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Response Rates Are Governed More by Time Cues Than Contingency

In: Timing & Time Perception
Authors:
David M. Freestone 1Department of Psychology, Brown University, Providence, 02912 RI, USA
2Present address: Center for Neural Science, New York University, 4 Washington Place, New York, NY 10003, USA

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Mika L. M. MacInnis 1Department of Psychology, Brown University, Providence, 02912 RI, USA

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Russell M. Church 1Department of Psychology, Brown University, Providence, 02912 RI, USA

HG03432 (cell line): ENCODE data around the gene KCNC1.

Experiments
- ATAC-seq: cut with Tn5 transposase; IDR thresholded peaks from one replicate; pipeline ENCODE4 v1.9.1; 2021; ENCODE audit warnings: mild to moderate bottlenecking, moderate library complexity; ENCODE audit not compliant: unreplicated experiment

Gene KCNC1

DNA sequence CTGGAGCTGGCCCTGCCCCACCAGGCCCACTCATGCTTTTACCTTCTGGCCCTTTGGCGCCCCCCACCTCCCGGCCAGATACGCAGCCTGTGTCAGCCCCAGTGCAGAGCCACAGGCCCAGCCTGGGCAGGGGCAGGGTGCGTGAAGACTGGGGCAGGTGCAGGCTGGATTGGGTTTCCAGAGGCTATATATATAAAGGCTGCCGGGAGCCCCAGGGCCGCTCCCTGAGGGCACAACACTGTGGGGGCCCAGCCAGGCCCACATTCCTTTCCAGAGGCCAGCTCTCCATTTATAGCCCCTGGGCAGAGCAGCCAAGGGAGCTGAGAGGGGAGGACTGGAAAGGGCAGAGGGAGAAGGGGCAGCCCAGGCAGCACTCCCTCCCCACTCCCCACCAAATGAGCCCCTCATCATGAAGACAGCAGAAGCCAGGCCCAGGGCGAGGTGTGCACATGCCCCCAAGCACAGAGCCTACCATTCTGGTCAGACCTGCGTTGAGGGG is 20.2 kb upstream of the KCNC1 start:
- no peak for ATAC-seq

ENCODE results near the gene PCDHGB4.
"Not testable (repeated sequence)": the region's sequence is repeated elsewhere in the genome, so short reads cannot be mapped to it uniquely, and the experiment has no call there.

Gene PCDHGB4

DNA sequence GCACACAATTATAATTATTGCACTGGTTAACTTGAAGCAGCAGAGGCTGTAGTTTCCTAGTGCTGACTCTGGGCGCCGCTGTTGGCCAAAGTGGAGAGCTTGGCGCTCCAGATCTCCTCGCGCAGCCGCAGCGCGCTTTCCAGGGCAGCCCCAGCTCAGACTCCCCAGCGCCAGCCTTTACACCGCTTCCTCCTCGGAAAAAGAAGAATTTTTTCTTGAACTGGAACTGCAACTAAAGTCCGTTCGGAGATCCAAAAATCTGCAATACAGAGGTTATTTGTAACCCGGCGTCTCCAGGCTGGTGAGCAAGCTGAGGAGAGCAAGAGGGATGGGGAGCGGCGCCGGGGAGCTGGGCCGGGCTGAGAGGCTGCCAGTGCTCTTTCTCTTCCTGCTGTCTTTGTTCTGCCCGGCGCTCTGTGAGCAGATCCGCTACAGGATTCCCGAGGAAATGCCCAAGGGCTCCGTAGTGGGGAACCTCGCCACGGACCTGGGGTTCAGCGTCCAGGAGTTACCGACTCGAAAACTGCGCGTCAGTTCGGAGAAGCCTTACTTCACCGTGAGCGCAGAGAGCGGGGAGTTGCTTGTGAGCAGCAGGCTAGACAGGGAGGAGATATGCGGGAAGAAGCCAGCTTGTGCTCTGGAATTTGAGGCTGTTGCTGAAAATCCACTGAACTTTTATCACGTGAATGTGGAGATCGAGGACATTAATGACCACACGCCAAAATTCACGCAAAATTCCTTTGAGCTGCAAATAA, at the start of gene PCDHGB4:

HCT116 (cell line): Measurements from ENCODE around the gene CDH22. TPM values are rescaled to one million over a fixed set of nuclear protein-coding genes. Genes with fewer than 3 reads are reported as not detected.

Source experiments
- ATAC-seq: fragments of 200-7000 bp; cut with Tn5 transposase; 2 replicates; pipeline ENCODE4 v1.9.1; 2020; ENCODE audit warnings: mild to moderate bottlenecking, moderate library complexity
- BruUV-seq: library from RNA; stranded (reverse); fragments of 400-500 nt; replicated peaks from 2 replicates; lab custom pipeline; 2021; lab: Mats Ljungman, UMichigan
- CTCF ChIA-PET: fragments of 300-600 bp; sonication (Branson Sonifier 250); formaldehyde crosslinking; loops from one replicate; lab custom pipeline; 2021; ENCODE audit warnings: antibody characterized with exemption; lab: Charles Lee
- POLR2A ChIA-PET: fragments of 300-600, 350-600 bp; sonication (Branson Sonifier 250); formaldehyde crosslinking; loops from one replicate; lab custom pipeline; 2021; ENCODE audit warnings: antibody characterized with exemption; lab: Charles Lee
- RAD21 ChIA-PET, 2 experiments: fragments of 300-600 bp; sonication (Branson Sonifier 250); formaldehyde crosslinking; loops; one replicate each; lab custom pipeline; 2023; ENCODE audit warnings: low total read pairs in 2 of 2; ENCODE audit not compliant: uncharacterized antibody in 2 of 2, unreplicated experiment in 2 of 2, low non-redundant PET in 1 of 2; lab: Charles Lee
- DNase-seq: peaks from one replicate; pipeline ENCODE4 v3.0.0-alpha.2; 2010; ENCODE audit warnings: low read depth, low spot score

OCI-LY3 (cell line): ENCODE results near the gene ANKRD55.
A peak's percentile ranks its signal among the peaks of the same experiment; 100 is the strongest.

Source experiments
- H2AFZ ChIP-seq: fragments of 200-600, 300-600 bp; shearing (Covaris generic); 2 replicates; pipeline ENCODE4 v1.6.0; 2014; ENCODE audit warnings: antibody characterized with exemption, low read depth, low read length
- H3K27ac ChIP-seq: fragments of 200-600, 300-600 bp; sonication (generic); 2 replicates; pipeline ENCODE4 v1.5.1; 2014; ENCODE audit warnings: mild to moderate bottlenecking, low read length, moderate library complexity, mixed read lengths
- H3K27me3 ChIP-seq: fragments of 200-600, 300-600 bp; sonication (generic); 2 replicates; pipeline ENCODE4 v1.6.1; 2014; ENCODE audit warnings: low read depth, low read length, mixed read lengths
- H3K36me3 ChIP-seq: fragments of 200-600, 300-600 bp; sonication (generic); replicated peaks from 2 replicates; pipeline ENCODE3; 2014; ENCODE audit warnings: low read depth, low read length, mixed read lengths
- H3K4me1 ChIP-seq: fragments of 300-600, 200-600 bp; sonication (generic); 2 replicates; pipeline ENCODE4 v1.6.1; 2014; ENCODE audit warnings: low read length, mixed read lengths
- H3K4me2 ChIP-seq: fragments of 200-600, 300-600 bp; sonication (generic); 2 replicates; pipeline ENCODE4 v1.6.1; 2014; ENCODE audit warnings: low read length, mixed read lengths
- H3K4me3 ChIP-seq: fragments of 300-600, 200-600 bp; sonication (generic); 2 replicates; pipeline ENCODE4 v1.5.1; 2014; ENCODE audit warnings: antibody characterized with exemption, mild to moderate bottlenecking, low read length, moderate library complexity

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Classical conditioning is normally thought to strengthen associations between stimuli, and instrumental conditioning is thought to select responses. This difference has been used to account for the usual result that instrumental conditioning produces higher response rates than classical conditioning. The present experiment suggests that the comparison of instrumental and classical tasks has overlooked temporal cues that are often confounded with response contingency, and that the time cues exert a critical influence on response rate. When the two tasks are equated for temporal cues, the response rate of rats is similar in classical and instrumental tasks.

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